When painting an ocean scene with object floating on it such as boats. Make reflections of objects closer to the foreground larger and with more detail than reflections in the distance. In fact once boats are a long way away it is virtually impossible to see their reflection. See fig 2.

On the sea the further an object is from you the less you can see of its reflection
Figure 2: On the sea the further an object is from you the less you can see of its reflection

Another important area of reflection is wet sand, where there is a shallow veneer of water just covering the sand. This acts as a very nice mirror, especially when see from a distance so you should treat it as such.

Reflections on wet sand Tallow Beach - Byron Bay
Figure 3: Reflections on wet sand

One last point to do with reflections, which I have covered in another article on this site, is the fact that unlike a real mirror, which reflects images and light very accurately, reflections from water are altered in part by the color of the water itself. If the water has a slight tinge such as green or brown then this will add to the colors being reflected either darkening them if they are light colors (e.g. a white boat) or lightening them (e.g. a black boat or black rocks).

Transparency

Water is transparent; you can see through it and hence see objects in it. So what does this mean for your watercolour painting? Well when painting a beach scene, it means allowing some of the sand to show as the water gets closer to shore. This is done by lightening and warming up the mix of water and watercolor paint you use for painting the water. You do this by adding more water to the watercolor paint mixture to lighten it and adding a warmer color such as cobalt turquoise to warm it up.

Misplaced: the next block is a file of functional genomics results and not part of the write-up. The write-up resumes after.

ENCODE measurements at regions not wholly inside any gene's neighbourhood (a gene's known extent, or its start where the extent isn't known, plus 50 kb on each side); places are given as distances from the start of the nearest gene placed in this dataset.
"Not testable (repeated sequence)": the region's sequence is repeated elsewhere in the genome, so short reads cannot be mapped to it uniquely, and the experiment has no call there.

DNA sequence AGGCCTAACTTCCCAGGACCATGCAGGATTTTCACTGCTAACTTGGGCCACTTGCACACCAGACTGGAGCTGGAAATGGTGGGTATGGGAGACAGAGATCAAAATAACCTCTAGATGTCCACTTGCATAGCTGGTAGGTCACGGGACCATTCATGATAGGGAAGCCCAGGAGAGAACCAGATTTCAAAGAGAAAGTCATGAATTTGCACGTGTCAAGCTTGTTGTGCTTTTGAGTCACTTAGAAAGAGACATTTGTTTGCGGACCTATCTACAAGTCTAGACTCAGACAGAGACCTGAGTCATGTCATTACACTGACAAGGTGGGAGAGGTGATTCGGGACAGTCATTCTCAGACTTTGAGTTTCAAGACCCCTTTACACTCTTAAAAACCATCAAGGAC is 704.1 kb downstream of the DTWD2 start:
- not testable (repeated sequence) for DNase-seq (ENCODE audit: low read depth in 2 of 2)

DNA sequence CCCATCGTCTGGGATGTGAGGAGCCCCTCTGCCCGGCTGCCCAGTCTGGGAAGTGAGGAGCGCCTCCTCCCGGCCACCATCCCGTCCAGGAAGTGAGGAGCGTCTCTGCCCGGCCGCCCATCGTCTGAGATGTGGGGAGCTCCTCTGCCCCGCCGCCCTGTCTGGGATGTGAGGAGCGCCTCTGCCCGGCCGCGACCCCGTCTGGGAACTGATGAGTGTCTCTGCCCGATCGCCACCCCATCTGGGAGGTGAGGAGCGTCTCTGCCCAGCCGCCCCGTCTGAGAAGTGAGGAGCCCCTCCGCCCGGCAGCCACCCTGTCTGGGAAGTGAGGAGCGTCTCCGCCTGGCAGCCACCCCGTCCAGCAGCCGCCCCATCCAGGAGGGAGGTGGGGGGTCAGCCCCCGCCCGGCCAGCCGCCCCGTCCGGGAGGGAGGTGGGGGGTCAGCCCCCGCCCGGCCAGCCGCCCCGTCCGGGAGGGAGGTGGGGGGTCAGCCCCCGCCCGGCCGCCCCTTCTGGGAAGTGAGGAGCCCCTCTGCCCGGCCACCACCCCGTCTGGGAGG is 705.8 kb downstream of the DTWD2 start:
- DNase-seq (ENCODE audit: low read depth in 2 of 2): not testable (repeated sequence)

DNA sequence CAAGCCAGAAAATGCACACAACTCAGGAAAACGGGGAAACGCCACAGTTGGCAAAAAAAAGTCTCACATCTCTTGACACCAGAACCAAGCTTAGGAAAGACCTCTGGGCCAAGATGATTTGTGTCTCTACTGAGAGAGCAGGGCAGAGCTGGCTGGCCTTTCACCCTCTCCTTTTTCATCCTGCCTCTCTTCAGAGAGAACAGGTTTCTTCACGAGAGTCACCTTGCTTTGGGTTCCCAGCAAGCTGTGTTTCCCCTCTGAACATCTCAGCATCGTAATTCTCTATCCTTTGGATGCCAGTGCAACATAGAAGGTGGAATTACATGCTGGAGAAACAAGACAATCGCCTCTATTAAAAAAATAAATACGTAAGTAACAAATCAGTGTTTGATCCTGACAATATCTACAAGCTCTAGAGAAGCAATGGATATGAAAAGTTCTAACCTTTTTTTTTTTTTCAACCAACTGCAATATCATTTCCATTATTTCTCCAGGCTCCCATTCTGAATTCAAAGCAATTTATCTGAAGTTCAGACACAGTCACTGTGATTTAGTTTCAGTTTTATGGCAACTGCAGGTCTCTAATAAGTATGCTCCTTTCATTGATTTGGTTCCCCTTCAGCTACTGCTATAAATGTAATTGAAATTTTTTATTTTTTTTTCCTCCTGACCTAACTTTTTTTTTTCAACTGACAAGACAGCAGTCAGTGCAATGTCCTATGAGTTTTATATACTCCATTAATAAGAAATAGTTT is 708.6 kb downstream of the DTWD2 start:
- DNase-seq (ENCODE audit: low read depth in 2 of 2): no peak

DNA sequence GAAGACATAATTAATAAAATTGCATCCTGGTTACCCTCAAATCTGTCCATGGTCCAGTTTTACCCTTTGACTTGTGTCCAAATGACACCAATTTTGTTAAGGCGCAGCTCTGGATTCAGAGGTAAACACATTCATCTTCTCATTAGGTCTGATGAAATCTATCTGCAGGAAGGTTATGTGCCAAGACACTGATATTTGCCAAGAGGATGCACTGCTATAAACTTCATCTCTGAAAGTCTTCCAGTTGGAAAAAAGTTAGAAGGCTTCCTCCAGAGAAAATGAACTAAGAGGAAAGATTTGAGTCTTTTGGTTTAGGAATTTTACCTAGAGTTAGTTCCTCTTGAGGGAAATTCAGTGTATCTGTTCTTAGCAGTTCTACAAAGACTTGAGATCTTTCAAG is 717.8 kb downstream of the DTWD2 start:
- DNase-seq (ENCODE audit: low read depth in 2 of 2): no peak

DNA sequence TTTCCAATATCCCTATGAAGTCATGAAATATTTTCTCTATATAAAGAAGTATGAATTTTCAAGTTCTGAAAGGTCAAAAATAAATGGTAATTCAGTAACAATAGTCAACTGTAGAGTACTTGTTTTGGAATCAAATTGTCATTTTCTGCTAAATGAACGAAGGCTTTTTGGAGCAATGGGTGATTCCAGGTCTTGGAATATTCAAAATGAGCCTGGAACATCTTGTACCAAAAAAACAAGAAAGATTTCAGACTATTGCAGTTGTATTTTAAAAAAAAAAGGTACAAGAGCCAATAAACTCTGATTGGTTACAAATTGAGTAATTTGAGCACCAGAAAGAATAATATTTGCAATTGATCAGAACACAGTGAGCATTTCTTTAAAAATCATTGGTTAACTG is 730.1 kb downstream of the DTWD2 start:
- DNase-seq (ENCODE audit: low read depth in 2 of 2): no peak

How to paint water. Water looks lighter and warmer (less blue) as it approaches the shore. Dry brush created broken edges give impression of fluidity.
Figure 4: Water looks lighter and warmer (less blue) as it approaches the shore. Dry brush created broken edges give impression of fluidity.

If you are painting a river scene, the same applies at the edge of the water, where it merges with the bank. The colors you use will different however.

Fluidity

Water flows and you need to try and capture this.

If you are painting a scene with boats in the foreground, make sure you use lots of soft edges in the body of the reflection. This is very easy with watercolor by dropping in reflected details while the body of the reflection shape is still wet. See figure 5 for an example.

Wet on wet internal reflections
Figure 5: Wet on wet internal reflections

This is your typical wet on wet technique, the under wash of the water is painted first and let to dry thoroughly. Then the initial wash of the reflection is done wet on dry but the additional internal reflections are dropped in wet on wet which give the overall impression of fluidity.

Now when doing a beach scene it is the quick dry brush strokes of the water color over the white watercolor paper (this works best with Rough or Cold Press textured paper) that give the impression of foam on the water and hence the feeling of movement and fluidity. This can be seen in Figure: 4 above.

You can see a number of examples of reflections if you have a look at the seascapes and rivers scenes in my online art gallery. There are many other online art galleries of other watercolor artists’ work you can view which have similar examples of painting water you can study to help you learn to paint water better.

Hopefully the information on how to paint water will help you create some beautiful paintings in the future.